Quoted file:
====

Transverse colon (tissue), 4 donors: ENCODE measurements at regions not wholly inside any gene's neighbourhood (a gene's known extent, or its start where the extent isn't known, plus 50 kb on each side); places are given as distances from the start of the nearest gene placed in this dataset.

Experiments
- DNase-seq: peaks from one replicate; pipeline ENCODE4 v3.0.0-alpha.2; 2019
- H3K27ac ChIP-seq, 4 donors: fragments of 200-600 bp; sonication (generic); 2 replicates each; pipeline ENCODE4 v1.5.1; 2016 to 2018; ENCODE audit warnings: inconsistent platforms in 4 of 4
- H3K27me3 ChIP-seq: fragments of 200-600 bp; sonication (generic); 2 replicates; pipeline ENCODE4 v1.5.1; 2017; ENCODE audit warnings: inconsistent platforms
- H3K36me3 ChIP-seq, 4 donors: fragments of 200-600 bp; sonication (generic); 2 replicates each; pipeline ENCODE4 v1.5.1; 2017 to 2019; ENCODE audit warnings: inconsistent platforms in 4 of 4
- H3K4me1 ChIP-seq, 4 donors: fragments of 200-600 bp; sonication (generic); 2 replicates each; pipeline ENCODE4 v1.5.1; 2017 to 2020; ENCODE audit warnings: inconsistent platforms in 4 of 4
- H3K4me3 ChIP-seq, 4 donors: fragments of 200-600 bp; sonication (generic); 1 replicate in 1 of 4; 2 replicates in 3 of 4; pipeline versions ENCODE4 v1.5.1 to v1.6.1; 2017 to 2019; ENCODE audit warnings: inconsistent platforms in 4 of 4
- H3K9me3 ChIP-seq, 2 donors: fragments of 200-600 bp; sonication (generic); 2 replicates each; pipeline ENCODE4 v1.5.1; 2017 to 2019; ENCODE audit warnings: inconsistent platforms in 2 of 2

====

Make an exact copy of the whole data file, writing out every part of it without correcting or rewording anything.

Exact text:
Transverse colon (tissue), 4 donors: ENCODE measurements at regions not wholly inside any gene's neighbourhood (a gene's known extent, or its start where the extent isn't known, plus 50 kb on each side); places are given as distances from the start of the nearest gene placed in this dataset.

Experiments
- DNase-seq: peaks from one replicate; pipeline ENCODE4 v3.0.0-alpha.2; 2019
- H3K27ac ChIP-seq, 4 donors: fragments of 200-600 bp; sonication (generic); 2 replicates each; pipeline ENCODE4 v1.5.1; 2016 to 2018; ENCODE audit warnings: inconsistent platforms in 4 of 4
- H3K27me3 ChIP-seq: fragments of 200-600 bp; sonication (generic); 2 replicates; pipeline ENCODE4 v1.5.1; 2017; ENCODE audit warnings: inconsistent platforms
- H3K36me3 ChIP-seq, 4 donors: fragments of 200-600 bp; sonication (generic); 2 replicates each; pipeline ENCODE4 v1.5.1; 2017 to 2019; ENCODE audit warnings: inconsistent platforms in 4 of 4
- H3K4me1 ChIP-seq, 4 donors: fragments of 200-600 bp; sonication (generic); 2 replicates each; pipeline ENCODE4 v1.5.1; 2017 to 2020; ENCODE audit warnings: inconsistent platforms in 4 of 4
- H3K4me3 ChIP-seq, 4 donors: fragments of 200-600 bp; sonication (generic); 1 replicate in 1 of 4; 2 replicates in 3 of 4; pipeline versions ENCODE4 v1.5.1 to v1.6.1; 2017 to 2019; ENCODE audit warnings: inconsistent platforms in 4 of 4
- H3K9me3 ChIP-seq, 2 donors: fragments of 200-600 bp; sonication (generic); 2 replicates each; pipeline ENCODE4 v1.5.1; 2017 to 2019; ENCODE audit warnings: inconsistent platforms in 2 of 2